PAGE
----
Windows 10 alternatives will help you to enjoy another operating system. If you’re still using Windows 7 on your PC, you’re not alone. Almost half of Windows users are still on the Microsoft operating system first released in 2009. Considering Windows 7 is currently used almost as much like Windows 10, it looks like a lot of users are satisfied with it and don’t see the need to upgrade to Windows 10.
But there is a problem on the horizon. Microsoft will stop providing security updates in early 2020. This means at that point, Windows 7 will have to be considered an unsafe operating system. There are probably a lot of reasons to not use Windows 10.
Maybe you’ve privacy concerns, maybe you don’t like the look or maybe you don’t want to use Microsoft products. Whatever it may be, let me show you a few options for your next operating system that isn’t Windows.
6 Best and Reliable Windows 10 Alternatives
The first options should probably be the second most used operating system in the world after Windows MacOS. While it looks different from Windows and also works differently in a lot of ways, I would consider it an easily usable OS even for beginners.
MacOS has a reputation of being more stable than Windows and almost every major software that’s available for Windows also exists for MacOS. It’s even catching up in available games but Windows is still ahead in that department.
Unfortunately, macOS is not easily available on all computers and Apple is known for having restrictions on what you can do or device you can use with MacOS, although that has gotten better in recent years.
Officials devices running macOS are usually more expensive than Windows computers and aren’t freely configurable. Unofficially, macOS can be installed successfully on a wide range of computers which is known as a Hackintosh.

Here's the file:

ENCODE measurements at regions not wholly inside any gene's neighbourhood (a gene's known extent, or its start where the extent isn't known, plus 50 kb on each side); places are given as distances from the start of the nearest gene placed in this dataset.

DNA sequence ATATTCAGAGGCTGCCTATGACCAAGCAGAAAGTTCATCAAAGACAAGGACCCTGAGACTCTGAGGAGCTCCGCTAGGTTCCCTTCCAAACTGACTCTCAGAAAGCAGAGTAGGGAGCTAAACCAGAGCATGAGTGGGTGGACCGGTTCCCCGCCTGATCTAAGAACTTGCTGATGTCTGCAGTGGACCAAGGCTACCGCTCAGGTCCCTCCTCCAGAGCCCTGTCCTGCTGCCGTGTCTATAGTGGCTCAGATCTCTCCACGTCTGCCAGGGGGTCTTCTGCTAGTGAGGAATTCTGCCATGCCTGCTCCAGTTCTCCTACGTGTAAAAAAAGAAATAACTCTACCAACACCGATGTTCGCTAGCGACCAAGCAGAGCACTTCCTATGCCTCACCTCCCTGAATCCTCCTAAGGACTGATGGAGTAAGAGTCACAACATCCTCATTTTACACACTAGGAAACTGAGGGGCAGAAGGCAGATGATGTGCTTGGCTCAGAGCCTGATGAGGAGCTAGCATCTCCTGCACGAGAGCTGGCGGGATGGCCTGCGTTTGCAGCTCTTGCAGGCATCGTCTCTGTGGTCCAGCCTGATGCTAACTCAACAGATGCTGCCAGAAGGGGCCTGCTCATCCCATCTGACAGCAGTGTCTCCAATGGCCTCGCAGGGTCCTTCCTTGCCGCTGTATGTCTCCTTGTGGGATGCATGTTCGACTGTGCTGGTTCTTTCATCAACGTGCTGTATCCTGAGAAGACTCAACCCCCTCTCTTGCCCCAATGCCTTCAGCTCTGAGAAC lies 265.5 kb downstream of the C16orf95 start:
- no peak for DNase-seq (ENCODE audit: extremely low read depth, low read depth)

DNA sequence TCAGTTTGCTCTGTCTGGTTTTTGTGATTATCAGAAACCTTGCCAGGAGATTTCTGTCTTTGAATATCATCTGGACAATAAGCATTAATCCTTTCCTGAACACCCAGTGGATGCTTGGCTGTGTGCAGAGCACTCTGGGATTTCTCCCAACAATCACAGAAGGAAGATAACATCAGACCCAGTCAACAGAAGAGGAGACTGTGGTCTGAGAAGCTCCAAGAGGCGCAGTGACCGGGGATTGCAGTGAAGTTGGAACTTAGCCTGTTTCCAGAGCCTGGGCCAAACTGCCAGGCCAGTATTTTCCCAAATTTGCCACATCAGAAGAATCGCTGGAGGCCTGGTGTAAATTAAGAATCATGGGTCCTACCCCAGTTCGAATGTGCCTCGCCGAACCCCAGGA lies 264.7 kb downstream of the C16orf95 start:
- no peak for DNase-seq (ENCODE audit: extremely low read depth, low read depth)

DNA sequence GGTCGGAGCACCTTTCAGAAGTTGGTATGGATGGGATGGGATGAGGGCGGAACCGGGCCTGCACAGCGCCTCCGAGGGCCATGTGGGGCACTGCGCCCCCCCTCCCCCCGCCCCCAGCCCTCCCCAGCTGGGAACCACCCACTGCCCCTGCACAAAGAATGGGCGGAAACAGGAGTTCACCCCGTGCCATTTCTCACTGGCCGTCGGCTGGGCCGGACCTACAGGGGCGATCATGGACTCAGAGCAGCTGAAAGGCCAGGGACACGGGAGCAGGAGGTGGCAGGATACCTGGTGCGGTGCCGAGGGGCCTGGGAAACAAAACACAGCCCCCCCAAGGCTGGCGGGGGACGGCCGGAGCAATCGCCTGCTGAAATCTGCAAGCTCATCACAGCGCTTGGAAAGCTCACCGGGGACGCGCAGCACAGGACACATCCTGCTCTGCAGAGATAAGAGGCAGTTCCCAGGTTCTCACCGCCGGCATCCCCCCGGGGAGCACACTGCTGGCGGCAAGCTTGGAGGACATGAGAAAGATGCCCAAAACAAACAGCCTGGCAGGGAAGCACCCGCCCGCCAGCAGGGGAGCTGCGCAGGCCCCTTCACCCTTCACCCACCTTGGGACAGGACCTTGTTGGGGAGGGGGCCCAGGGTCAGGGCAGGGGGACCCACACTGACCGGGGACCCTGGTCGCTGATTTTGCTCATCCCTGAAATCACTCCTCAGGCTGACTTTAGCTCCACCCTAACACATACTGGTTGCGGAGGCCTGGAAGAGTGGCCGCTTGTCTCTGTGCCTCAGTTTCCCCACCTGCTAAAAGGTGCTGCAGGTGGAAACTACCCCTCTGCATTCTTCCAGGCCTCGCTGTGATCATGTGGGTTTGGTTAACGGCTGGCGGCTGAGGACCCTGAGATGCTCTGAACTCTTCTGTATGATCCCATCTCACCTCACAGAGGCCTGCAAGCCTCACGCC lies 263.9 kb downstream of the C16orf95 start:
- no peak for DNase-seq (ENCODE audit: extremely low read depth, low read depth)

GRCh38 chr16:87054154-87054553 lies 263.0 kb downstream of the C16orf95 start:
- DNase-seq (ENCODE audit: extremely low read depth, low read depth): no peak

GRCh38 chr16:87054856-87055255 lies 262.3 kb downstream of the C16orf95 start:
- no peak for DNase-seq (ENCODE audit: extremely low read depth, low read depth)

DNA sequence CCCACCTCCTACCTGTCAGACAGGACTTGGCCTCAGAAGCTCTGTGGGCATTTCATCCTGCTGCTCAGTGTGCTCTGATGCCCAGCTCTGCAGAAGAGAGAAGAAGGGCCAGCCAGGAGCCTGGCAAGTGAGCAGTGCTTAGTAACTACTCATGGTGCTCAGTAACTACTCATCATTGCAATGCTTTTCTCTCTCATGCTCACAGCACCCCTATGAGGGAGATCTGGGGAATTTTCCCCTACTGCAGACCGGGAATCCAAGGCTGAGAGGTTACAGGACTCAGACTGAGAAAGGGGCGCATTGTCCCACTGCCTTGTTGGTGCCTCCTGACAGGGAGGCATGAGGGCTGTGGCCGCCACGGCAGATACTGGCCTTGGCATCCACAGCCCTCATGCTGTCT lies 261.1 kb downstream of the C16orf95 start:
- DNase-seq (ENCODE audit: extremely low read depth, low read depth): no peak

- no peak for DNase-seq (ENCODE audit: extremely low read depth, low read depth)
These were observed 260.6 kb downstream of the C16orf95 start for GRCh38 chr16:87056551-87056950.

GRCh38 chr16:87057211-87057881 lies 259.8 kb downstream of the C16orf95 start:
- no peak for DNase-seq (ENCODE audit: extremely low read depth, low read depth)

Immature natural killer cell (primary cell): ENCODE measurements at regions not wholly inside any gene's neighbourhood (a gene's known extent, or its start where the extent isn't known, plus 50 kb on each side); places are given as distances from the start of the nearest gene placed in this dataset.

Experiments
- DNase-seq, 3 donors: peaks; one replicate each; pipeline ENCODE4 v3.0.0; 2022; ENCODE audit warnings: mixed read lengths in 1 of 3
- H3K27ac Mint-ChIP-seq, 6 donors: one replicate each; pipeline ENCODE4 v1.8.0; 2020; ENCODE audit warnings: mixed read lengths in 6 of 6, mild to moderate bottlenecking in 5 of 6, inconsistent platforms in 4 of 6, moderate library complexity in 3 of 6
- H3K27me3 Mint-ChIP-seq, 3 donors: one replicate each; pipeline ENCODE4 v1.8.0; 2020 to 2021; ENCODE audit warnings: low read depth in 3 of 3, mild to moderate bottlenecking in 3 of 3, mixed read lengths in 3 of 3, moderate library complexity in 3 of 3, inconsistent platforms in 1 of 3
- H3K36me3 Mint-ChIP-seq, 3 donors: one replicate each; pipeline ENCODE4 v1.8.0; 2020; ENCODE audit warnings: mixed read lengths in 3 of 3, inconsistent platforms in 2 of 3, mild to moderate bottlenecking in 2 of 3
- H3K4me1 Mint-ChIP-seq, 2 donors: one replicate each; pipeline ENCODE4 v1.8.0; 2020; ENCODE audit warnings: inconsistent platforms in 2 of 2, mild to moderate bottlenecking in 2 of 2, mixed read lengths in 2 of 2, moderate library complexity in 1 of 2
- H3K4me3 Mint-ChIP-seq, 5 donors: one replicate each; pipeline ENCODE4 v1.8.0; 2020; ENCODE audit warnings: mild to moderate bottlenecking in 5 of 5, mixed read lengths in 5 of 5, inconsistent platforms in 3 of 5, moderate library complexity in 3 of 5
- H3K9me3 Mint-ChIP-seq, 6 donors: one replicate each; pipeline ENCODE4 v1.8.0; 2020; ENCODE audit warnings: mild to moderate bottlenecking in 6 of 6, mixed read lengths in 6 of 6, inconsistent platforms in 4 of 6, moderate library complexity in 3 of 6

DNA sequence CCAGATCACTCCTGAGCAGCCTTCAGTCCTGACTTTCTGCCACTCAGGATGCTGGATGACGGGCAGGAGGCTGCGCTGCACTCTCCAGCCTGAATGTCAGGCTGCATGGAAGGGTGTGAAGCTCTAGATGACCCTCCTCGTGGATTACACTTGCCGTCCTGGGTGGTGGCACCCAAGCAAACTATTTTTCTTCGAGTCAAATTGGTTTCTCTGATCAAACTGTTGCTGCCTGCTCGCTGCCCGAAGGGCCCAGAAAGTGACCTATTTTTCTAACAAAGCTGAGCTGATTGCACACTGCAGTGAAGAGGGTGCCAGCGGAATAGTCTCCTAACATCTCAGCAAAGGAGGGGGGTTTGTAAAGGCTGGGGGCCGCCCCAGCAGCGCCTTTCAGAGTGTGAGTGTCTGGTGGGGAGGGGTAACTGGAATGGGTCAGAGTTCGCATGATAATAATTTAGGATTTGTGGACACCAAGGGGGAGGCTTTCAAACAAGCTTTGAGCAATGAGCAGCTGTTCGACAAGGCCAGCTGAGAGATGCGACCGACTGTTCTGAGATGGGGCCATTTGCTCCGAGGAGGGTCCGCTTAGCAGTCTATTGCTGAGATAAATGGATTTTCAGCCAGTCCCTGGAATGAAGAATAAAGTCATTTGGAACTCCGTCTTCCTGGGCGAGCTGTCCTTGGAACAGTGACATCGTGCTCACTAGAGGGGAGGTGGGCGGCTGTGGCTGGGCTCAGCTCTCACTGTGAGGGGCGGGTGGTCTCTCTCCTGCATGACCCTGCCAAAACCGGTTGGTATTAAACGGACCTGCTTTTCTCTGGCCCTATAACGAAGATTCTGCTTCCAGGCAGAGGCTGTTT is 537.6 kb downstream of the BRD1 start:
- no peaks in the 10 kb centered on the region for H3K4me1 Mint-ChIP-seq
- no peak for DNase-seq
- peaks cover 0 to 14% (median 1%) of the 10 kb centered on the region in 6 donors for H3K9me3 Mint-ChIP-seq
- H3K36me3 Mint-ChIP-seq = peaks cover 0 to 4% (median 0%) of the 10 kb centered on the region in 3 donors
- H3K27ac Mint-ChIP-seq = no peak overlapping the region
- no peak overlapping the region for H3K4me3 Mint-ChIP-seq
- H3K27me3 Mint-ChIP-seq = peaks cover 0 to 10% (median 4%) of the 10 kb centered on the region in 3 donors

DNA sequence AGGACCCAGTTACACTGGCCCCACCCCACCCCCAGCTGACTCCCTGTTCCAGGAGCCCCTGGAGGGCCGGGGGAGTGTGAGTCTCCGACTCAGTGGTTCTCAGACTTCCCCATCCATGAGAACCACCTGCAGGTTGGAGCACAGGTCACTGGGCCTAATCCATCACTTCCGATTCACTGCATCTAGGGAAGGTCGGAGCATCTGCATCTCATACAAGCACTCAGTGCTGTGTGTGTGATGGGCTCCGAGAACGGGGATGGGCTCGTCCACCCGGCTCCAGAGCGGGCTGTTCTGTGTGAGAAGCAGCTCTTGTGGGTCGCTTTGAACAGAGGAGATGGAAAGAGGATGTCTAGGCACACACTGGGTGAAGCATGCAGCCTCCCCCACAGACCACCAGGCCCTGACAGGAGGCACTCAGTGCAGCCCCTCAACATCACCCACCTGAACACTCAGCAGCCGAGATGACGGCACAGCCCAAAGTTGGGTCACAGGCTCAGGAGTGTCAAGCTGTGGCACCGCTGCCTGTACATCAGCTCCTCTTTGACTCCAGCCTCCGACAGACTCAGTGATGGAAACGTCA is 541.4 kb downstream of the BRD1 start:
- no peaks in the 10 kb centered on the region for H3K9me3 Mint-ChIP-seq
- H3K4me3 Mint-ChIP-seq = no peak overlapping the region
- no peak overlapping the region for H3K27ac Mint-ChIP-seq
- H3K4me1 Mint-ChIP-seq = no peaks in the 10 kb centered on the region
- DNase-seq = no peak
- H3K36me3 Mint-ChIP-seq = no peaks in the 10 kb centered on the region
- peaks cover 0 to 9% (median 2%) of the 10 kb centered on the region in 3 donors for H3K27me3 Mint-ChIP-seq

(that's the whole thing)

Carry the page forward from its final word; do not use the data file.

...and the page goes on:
Since installing macOS on non-Apple hardware is against Apple’s license agreement, you can’t expect any goodwill from Apple but so far there hasn’t been any legal action against Hackintosh users. In my experience, Hackintoshes are only recommended for advanced users that are willing to put in work getting the system to run.
These computers usually don’t work perfectly after installation but require research for drivers or the correct hardware. If you’re willing to spend the money on Apple hardware, I would consider macOS the all-around best windows 10 alternatives.
Probably the most well-known Linux distribution, Ubuntu. It’s a free and open source operating system made by the Canonical Foundation and the Ubuntu community. First released in 2004, Ubuntu has seen a lot of development and the over the years, a lot of variants for different usage scenarios based on the official Ubuntu have been released.
The default installation contains a wide range of essential software from office software, a web browser to photo editing. It’s easy to set up even for non-voice users and includes an app store with thousands of popular programs.
Fortunately, many software developers today includes releases Ubuntu and Linux distributions and even games are getting more support now. Adobe sadly doesn’t publish it’s very popular Creative suite software on Linux which could be a major drawback for some users.